We already know there has been an Islamic terrorist presence in South America, but upon a new appointment by Venezuelan dictator Nicolas Maduro, the possible progression of a terrorist threat in America’s backyard looms.
A new Vice President has joined Maduro’s administration—former Aragua state Governor Tareck El-Aissami. El-Aissami was born and raised in Venezuela, but he is of Syrian descent from his father (who allegedly had military ties to Saddam Hussein and headed the Venezuelan sect of the Iraqi Baath Party).
This new appointment is alarming to the U.S. for a slew of reasons. First, the U.S. Intel community has already had eyes on El-Aissami, who has apparent ties to drug traffickers, Iran, and Hezbollah. (The Venezuelan opposition refers to him as the “Narco of Aragua.”) When he was the head of Venezuela’s passport agency, he used that position to issue fake passports and identity documents to questionable Iranians. And even more, the opposition has announced a stronger front of late, dedicated to pushing Maduro out of office—whose term legally ends early 2019. With Maduro’s possible ousting comes an easy access for El-Aissami to assume dictatorship, and even stronger power for U.S. adversaries, including the possibility of a more facile passage to the homeland.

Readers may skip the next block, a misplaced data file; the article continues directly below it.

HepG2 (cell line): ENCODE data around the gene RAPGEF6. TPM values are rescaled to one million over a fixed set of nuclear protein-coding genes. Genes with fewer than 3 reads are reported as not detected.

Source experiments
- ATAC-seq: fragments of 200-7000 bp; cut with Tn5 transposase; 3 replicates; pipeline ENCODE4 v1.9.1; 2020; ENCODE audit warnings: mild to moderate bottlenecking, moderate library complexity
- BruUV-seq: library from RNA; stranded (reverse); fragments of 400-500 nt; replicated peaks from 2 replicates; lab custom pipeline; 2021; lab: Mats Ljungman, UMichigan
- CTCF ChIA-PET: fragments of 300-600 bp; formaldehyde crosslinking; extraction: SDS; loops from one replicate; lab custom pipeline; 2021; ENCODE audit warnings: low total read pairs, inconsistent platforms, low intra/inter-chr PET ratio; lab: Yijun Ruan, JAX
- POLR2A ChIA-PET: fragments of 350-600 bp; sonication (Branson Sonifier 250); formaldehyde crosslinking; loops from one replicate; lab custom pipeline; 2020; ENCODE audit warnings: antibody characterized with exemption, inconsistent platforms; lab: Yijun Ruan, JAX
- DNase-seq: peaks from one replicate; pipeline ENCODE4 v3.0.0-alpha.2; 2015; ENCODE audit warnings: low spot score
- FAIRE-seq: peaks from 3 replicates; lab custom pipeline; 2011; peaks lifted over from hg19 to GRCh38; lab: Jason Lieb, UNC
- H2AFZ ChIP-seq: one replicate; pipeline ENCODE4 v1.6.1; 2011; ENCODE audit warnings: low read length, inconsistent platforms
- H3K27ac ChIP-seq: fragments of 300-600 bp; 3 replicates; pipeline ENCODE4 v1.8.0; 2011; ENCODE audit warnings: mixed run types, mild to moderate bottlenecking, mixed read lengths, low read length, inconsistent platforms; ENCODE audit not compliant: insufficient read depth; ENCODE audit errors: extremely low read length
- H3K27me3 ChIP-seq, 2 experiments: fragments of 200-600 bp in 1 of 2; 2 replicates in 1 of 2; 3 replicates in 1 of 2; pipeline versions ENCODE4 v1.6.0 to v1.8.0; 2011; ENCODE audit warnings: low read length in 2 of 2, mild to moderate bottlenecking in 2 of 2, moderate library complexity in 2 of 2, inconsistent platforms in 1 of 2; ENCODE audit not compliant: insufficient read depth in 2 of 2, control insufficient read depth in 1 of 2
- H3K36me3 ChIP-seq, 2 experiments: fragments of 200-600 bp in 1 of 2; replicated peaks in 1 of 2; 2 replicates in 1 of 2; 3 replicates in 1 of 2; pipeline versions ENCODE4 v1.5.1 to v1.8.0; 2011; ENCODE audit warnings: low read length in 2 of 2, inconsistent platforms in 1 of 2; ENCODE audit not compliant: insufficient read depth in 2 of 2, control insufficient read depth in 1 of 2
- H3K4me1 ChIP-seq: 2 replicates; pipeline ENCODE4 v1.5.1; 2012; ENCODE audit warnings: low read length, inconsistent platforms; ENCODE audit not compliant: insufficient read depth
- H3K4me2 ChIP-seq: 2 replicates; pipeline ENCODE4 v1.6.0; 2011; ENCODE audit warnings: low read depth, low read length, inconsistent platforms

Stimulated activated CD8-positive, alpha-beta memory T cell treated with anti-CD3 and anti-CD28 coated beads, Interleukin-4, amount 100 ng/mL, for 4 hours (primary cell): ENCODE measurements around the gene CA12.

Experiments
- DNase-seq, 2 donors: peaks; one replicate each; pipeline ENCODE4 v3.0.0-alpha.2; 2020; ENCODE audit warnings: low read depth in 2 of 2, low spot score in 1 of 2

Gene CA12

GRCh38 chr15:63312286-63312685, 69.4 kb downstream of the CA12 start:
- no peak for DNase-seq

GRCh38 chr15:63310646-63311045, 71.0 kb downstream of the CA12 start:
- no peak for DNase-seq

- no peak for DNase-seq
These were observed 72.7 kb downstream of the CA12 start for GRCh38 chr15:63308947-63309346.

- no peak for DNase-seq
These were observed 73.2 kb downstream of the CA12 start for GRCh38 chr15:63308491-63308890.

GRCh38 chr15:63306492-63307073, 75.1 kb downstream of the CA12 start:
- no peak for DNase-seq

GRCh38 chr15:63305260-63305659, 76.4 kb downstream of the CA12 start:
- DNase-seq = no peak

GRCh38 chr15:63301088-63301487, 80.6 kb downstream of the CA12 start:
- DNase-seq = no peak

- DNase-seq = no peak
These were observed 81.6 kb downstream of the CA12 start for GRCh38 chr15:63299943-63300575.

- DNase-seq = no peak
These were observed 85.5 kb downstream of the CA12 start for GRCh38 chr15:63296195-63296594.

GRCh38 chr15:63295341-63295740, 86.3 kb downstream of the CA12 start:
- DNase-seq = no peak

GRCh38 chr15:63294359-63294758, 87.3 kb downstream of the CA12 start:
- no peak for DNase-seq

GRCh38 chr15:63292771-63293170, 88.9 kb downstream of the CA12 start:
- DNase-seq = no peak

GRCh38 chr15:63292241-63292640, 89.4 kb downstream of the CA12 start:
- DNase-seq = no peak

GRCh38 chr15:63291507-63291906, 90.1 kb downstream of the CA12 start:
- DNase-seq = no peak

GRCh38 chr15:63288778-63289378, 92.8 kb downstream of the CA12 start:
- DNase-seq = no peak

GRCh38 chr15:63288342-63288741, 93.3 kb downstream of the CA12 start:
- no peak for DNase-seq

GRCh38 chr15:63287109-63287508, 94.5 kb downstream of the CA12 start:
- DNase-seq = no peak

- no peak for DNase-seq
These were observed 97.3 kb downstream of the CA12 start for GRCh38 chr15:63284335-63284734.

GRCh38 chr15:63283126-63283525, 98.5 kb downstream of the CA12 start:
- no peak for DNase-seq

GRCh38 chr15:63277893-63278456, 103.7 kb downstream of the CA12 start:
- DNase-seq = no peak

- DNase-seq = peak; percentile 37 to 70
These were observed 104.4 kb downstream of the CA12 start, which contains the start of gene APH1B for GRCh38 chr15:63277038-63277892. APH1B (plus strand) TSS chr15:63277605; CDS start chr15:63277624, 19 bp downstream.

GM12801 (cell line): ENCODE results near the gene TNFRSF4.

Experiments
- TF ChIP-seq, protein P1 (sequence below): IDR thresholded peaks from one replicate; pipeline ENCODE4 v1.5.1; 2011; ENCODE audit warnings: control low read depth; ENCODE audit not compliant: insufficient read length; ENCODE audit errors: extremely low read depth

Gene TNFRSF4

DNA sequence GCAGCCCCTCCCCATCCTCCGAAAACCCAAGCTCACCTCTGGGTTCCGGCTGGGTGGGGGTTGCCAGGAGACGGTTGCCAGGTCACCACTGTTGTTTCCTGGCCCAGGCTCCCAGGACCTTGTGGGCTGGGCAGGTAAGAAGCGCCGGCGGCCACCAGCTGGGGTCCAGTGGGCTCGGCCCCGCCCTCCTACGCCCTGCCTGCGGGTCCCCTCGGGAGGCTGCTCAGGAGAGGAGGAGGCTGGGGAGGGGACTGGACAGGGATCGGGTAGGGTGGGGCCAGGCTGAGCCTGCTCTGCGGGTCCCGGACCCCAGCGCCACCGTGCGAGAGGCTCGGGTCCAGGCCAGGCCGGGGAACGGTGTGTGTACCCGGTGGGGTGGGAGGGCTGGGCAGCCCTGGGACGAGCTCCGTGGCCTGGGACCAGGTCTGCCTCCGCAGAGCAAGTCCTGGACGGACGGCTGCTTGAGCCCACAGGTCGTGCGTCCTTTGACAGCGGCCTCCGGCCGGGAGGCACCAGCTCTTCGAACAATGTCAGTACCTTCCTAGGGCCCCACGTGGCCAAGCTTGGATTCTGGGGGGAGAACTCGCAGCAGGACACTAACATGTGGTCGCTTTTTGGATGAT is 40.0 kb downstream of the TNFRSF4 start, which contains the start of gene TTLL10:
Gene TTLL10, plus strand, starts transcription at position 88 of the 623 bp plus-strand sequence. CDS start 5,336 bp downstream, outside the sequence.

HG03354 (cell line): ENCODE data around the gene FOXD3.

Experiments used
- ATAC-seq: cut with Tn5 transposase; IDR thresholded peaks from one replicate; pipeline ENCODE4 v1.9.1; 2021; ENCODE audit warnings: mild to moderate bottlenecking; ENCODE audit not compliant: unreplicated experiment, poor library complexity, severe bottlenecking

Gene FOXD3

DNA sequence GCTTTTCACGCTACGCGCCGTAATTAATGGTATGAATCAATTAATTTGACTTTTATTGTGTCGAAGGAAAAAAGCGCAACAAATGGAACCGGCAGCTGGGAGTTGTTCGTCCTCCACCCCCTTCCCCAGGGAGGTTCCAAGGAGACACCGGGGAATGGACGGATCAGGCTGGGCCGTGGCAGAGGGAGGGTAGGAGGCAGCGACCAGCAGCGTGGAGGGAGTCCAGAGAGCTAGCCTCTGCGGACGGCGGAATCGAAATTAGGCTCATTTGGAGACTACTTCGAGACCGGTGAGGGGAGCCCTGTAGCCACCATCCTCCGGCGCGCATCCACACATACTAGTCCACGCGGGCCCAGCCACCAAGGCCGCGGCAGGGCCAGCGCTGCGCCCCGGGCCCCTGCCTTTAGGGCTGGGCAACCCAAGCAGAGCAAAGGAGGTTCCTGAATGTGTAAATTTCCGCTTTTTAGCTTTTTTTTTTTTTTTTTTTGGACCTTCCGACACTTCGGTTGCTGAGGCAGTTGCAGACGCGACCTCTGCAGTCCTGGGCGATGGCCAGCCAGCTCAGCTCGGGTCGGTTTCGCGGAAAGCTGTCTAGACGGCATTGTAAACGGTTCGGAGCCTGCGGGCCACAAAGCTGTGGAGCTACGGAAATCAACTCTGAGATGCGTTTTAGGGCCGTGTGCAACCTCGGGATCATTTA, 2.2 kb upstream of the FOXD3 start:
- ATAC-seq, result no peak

Under Hugo Chavez, Venezuela and Iran fostered close relations; Iran already receives support against UN sanctions from not only Venezuela, but also Nicaragua, Ecuador, and Bolivia. Further under Chavez, Hezbollah, Al-Qaida, and Hamas all utilized his country as a bridge to other regions. Now with El-Aissami in such a powerful position, the impending threat of Iran and South American socialist states is more important to assess than ever.
With President Trump, however, the issue hopefully won’t be as worrisome as under his predecessor, as we saw in a talk last Sunday with Israeli Prime Minister Netanyahu, which facilitated conversation about tougher policy toward Iran—one of Trump’s most talked about goals.